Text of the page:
Maki Kaji, a creator of the popular numbers puzzle Sudoku whose life's work was spreading the joy of puzzles, has died, his Japanese company said Tuesday. He was 69 and had bile duct cancer.
Known as the “Godfather of Sudoku,” Kaji created the puzzle to be easy for children and others who didn’t want to think too hard. Its name is made up of the Japanese characters for “number” and “single,” and players place the numbers 1 through 9 in rows, columns and blocks without repeating them.
Ironically, it wasn’t until 2004 when Sudoku became a global hit, after a fan from New Zealand pitched it and got it published in the British newspaper The Times. Two years later, Japan rediscovered its own puzzle as a “gyakuyunyu,” or “reimport.”
Kaji was chief executive at his puzzle company, Nikoli Co., until July and died Aug. 10 at his home in Mitaka, a city in the Tokyo metro area.
Maki traveled to more than 30 countries spreading his enjoyment of puzzles. Sudoku championships have drawn some 200 million people in 100 countries over the years, according to Tokyo-based Nikoli.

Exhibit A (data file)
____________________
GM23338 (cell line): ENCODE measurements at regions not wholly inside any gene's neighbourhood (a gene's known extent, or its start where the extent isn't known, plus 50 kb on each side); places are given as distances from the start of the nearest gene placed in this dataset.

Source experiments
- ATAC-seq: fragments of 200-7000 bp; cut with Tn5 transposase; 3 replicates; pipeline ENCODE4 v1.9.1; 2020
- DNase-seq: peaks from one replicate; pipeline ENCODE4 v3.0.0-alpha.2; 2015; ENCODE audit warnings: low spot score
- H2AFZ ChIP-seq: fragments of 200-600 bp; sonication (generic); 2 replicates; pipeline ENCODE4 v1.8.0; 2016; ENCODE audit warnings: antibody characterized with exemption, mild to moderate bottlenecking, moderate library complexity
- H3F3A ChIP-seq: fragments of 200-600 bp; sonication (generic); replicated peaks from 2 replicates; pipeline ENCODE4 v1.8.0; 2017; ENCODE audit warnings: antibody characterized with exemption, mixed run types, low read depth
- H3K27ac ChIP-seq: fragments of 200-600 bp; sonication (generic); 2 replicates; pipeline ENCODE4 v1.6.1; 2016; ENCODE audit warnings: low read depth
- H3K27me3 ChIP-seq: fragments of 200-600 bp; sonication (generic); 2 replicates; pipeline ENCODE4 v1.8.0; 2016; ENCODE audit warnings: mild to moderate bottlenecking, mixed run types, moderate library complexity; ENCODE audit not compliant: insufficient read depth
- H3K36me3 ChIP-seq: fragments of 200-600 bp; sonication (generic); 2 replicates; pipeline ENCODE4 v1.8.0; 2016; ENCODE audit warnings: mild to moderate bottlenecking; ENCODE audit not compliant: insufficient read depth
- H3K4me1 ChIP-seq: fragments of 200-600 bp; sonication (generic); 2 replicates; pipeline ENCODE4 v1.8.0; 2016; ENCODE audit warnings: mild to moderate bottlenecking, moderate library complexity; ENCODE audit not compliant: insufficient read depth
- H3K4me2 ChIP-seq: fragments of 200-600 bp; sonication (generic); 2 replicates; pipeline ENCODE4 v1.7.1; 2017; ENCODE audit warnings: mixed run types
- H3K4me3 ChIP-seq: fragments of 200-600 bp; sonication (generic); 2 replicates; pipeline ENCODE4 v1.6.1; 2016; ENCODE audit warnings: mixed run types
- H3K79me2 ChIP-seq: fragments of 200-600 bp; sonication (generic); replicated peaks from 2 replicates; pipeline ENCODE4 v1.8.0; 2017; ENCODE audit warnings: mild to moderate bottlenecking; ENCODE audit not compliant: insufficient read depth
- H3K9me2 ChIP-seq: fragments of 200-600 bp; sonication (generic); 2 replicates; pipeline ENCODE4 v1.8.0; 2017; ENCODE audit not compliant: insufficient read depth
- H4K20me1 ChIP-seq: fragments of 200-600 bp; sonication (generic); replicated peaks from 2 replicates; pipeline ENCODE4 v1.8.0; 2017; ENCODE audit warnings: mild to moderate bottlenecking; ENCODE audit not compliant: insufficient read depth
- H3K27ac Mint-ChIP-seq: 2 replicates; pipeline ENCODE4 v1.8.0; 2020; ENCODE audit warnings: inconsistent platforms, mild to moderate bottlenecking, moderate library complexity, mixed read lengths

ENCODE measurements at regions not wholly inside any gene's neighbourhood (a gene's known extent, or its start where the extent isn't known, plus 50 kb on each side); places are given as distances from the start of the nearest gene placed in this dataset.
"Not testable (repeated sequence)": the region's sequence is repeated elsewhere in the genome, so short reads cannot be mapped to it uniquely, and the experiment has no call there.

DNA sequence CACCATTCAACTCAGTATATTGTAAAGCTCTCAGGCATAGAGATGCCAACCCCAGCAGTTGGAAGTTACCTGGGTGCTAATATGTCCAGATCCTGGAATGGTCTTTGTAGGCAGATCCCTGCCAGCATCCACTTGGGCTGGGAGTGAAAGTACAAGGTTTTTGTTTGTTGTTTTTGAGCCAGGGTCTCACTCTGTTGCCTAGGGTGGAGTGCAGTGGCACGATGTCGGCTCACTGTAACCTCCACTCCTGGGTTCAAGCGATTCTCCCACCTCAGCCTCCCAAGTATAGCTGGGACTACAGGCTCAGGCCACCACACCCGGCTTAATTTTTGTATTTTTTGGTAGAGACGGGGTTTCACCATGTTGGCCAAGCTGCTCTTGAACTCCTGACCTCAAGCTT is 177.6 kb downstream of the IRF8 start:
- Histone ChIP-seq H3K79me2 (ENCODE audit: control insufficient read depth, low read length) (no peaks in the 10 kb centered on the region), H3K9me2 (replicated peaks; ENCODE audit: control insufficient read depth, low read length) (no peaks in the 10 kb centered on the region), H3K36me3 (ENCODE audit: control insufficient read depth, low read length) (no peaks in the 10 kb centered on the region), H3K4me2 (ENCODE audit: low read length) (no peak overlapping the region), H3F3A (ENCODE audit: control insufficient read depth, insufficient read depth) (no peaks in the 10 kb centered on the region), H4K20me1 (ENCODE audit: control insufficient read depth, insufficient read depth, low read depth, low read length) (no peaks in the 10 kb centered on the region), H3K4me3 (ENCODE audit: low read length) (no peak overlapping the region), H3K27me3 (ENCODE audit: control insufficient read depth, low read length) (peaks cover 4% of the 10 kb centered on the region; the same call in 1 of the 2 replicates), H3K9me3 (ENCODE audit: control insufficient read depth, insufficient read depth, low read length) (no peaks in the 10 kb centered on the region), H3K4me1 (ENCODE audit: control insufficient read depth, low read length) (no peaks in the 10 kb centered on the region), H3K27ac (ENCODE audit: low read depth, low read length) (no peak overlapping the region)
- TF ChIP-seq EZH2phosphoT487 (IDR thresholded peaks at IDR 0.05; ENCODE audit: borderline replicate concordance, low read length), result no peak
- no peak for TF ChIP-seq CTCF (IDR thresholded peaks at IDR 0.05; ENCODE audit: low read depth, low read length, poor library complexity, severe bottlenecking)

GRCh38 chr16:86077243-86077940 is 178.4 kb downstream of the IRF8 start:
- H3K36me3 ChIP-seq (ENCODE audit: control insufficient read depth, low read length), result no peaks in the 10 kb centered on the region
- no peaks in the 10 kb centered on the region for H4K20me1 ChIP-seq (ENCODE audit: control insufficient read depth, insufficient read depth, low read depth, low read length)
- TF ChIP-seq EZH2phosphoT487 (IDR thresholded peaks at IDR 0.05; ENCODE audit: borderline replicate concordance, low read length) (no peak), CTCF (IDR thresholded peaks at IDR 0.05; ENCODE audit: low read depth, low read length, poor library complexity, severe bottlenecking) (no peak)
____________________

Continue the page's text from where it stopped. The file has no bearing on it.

Sudoku was also never trademarked except within Japan, driving its overseas craze, Nikoli said.
“Kaji-san came up with the name Sudoku and was loved by puzzle fans from all over the world. We are grateful from the bottom of our hearts for the patronage you have shown throughout his life,” the company said in a statement.
Originally, Sudoku was called “Suji-wa-Dokushin-ni-Kagiru,” which translates to, “Numbers should be single, a bachelor.” In recent years, Sudoku, believed to be the world’s most popular pencil puzzle, has come out in digital versions.
Born in the main northern island of Hokkaido, Maki started Japan’s first puzzle magazine after dropping out of Keio University in Tokyo. He founded Nikoli in 1983, and came up with Sudoku about the same time.
Yoshinao Anpuku, who succeeded Kaji as Nikoli's chief executive, said Kaji made friends easily and had a “unique and playful approach toward life."
“Our mission is to pursue Maki’s vision and possibilities,” Anpuku said.
Nikoli has provided original puzzles to more than 100 media companies, 10 of them foreign ones.
Major Japanese newspaper Mainichi in its obituary credited Kaji for starting the puzzle sections at bookstores, as well as introducing the word “Sudoku” into the Oxford English dictionary.
Kaji is survived by his wife Naomi and two daughters. Funeral services have been held among close family. A separate memorial service is being arranged by Nikoli, but details were still undecided.